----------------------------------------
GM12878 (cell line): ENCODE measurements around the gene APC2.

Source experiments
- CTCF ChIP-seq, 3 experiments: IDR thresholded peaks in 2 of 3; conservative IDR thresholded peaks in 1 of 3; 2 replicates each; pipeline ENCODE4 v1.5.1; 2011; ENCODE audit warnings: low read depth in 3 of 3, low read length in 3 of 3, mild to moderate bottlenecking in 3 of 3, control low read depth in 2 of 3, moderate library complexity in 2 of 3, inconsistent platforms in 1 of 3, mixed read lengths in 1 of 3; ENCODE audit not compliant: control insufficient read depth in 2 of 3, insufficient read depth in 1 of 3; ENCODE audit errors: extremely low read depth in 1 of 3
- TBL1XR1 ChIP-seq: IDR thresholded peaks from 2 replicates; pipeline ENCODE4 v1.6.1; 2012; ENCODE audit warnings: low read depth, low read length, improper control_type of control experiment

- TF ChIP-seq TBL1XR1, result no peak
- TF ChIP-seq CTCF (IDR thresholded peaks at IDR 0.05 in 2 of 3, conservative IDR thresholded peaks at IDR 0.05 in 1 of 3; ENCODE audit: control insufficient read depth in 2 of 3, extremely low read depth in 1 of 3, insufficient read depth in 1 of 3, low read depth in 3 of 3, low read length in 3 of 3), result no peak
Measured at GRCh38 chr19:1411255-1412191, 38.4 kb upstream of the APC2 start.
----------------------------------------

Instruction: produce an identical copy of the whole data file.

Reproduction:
GM12878 (cell line): ENCODE measurements around the gene APC2.

Source experiments
- CTCF ChIP-seq, 3 experiments: IDR thresholded peaks in 2 of 3; conservative IDR thresholded peaks in 1 of 3; 2 replicates each; pipeline ENCODE4 v1.5.1; 2011; ENCODE audit warnings: low read depth in 3 of 3, low read length in 3 of 3, mild to moderate bottlenecking in 3 of 3, control low read depth in 2 of 3, moderate library complexity in 2 of 3, inconsistent platforms in 1 of 3, mixed read lengths in 1 of 3; ENCODE audit not compliant: control insufficient read depth in 2 of 3, insufficient read depth in 1 of 3; ENCODE audit errors: extremely low read depth in 1 of 3
- TBL1XR1 ChIP-seq: IDR thresholded peaks from 2 replicates; pipeline ENCODE4 v1.6.1; 2012; ENCODE audit warnings: low read depth, low read length, improper control_type of control experiment

- TF ChIP-seq TBL1XR1, result no peak
- TF ChIP-seq CTCF (IDR thresholded peaks at IDR 0.05 in 2 of 3, conservative IDR thresholded peaks at IDR 0.05 in 1 of 3; ENCODE audit: control insufficient read depth in 2 of 3, extremely low read depth in 1 of 3, insufficient read depth in 1 of 3, low read depth in 3 of 3, low read length in 3 of 3), result no peak
Measured at GRCh38 chr19:1411255-1412191, 38.4 kb upstream of the APC2 start.